Other than that, we did make the journey into Dublin one day, to see the Natural History and National museums and do some shopping. We also discovered the sordid truth behind the Irish bus system’s insistence on EXACT CHANGE ONLY (it’s secretly run by a consortium of leprechauns and beavers), made friends with a number of deer, sheep, and rabbits, and spent far more time than was necessary on the comfy sofas, revelling in the availability of a television by watching British soaps and, much to my shame, Britney Spear’s cinematic debut Crossroads.

In spite of that last bit, it was a highly enjoyable trip. The scenery was absolutely fantastic, and precisely as I pictured Ireland would be, which so rarely happens. And I got to spend some time sitting and writing in a grassy, boulder-strewn glen surrounded by fir trees and bathed in the trickling music of a nearby waterfall. What more, really, could I have wished for? Besides, of course, at least the briefest glimpse of Fairy Castle.

Check out pictures now posted in My Photos.

Friday, April 08, 2005

Not Quite Kissing The Ground...

...but coming pretty close; I'm incredibly glad to be safely back in England after 14 hours of travel via metro, coach, plane, train, underground, and two more trains to return to campus. Fortunately there were no problems with my journey today aside from the length, and the coach to Pescara airport took us over three hours of gorgeous Italian countryside which I otherwise wouldn't have had a chance to see. Nevertheless, the first sighting of soggy grass fields and the first blast of icy British air were a surprising comfort, and I find I feel a lot more grounded over here than I did in Italy. I guess, in my few months here, I've settled at least a bit...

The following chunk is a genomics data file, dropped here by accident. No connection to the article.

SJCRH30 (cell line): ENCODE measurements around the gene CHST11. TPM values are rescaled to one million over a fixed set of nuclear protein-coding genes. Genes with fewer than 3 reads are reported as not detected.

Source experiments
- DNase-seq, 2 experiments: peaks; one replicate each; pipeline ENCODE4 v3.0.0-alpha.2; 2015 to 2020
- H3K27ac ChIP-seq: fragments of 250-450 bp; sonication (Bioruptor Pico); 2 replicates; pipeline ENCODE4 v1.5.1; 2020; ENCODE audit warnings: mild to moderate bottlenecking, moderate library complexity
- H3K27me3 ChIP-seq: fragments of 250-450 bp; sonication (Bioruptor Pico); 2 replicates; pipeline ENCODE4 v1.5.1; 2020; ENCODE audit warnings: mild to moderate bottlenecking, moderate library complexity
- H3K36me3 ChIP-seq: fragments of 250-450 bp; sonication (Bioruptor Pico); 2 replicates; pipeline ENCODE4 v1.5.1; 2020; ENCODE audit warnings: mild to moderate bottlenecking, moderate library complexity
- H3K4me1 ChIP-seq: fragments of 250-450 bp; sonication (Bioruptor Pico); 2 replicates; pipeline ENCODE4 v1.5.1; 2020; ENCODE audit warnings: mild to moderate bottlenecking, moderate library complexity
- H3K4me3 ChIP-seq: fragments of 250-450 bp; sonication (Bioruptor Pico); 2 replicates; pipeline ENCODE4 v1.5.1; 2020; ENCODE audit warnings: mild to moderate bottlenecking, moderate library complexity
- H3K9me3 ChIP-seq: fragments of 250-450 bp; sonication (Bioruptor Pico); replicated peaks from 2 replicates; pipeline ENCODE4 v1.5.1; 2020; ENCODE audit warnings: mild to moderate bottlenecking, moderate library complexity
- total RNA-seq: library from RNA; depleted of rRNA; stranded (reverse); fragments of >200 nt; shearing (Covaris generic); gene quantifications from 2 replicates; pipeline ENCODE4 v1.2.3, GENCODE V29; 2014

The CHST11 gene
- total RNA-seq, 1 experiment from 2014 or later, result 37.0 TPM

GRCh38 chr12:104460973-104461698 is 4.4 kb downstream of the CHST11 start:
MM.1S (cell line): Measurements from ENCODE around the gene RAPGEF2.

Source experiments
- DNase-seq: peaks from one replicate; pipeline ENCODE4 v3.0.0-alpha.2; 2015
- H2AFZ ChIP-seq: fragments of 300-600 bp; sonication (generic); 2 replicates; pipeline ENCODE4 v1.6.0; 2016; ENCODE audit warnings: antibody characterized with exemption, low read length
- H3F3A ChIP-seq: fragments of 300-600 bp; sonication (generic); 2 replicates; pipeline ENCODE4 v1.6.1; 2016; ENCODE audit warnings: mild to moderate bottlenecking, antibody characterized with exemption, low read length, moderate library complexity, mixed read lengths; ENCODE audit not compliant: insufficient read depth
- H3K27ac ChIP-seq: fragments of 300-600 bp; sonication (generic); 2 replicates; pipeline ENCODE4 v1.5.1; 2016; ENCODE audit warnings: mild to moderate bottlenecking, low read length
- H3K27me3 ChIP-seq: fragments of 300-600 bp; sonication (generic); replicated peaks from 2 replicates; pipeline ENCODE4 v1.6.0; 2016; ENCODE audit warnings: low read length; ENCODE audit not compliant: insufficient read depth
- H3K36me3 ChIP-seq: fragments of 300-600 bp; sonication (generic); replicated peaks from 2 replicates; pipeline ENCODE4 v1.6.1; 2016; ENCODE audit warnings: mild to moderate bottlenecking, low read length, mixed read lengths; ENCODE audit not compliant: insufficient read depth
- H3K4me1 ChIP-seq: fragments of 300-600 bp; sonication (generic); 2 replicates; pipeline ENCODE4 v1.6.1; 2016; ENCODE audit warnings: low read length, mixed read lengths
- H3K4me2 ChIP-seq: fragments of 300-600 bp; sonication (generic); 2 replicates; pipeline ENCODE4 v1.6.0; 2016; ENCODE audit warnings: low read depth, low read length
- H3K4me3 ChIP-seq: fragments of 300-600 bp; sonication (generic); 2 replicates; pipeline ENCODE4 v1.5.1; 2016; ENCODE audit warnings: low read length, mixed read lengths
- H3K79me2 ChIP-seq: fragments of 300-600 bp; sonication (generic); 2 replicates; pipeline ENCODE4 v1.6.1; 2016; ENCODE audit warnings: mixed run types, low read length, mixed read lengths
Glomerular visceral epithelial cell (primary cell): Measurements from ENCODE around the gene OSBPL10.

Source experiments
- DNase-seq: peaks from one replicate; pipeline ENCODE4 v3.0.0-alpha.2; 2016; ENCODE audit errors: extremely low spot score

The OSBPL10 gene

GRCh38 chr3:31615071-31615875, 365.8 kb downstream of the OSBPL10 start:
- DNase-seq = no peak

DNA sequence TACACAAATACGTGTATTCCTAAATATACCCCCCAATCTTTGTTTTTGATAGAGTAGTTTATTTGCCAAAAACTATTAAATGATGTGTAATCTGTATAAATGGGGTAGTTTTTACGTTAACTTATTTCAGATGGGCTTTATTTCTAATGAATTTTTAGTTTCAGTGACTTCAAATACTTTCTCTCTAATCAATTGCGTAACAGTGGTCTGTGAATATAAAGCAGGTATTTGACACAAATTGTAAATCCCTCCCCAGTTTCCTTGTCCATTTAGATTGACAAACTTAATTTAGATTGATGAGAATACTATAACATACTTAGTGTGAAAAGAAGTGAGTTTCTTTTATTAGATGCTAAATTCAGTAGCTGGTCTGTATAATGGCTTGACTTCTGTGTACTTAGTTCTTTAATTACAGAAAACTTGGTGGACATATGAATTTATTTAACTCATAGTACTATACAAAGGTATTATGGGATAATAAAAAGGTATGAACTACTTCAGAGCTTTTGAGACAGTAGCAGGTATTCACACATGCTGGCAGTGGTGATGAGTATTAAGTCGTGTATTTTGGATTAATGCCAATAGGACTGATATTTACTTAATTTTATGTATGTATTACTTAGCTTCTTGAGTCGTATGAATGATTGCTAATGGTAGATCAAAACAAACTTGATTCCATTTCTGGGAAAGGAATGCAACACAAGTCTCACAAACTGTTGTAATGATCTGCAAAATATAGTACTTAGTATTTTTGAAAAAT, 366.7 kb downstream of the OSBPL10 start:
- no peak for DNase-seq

But not for long, because tomorrow morning I journey back down to London to fly out of the same airport I arrived through today, and it's off to Ireland for a week. Which I'm really excited about! I'll tell you all about it soon enough, I'm sure. Until then, ciao ciao! (See, I did pick up a little Italian... ;)

Thursday, April 07, 2005

Roman Holiday Extended